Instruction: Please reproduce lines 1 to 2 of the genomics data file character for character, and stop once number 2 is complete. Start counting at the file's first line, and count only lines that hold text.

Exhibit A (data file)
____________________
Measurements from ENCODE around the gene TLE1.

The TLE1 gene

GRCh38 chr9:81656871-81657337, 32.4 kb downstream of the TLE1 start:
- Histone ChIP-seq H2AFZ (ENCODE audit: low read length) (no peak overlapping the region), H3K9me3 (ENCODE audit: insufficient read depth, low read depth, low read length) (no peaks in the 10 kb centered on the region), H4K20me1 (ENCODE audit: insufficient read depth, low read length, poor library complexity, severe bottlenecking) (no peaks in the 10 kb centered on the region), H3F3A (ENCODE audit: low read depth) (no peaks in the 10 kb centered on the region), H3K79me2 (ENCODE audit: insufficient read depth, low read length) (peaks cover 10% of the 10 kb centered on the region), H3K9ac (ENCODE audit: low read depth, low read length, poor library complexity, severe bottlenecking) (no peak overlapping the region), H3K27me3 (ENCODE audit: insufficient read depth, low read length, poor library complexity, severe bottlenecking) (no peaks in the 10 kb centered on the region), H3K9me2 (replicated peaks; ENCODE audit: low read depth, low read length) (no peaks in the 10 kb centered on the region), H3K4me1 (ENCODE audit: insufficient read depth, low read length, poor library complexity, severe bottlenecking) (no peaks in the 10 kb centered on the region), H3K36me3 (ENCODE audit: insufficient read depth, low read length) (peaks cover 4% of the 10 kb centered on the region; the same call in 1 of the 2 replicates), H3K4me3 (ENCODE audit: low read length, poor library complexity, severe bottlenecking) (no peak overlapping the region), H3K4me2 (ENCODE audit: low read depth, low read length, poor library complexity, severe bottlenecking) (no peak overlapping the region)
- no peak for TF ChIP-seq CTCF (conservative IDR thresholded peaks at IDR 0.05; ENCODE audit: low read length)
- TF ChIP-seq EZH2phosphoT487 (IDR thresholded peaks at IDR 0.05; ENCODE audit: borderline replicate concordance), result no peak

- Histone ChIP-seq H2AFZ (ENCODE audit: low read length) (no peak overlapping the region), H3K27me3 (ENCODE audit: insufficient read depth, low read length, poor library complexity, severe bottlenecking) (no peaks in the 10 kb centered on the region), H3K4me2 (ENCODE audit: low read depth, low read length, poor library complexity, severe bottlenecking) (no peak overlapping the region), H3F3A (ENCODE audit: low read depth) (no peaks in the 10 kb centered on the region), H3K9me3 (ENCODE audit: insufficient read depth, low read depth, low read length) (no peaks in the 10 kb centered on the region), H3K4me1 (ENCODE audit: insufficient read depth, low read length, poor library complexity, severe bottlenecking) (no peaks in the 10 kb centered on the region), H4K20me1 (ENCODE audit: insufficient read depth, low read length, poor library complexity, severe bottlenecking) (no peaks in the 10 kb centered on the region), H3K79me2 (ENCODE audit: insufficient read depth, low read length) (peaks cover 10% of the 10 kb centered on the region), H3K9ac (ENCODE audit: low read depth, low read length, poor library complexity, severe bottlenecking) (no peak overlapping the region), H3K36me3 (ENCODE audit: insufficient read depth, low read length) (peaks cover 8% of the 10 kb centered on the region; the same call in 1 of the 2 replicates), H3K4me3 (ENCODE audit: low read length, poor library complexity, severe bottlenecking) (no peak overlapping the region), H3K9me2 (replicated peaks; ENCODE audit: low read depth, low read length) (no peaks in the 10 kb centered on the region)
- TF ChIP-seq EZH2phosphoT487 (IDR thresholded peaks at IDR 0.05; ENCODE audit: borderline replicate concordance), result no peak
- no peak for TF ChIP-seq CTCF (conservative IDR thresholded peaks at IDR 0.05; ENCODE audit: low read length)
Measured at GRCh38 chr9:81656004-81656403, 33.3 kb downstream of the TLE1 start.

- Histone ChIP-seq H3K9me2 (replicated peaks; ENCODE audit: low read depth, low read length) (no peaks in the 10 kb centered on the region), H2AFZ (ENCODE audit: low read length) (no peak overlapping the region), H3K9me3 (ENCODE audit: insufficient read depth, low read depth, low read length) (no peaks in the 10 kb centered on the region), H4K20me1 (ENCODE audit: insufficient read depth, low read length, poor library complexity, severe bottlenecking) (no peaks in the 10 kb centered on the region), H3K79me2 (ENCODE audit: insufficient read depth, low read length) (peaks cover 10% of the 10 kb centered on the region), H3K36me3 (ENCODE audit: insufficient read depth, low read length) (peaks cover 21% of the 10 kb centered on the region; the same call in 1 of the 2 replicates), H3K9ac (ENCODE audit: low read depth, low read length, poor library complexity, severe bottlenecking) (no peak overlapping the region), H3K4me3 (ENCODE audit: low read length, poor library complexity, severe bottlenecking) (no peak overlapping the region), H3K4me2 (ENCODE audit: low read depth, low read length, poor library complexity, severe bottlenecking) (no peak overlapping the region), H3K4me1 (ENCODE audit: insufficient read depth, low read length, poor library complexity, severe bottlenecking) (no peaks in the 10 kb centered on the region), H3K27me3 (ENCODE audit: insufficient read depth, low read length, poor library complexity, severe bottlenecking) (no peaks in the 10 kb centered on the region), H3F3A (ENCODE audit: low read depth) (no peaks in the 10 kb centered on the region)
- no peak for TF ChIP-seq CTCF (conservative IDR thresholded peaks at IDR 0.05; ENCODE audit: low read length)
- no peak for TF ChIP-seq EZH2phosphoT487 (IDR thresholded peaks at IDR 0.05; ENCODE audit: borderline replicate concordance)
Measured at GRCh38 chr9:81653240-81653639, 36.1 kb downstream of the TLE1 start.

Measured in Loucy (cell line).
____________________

Measurements from ENCODE around the gene TLE1.

The TLE1 gene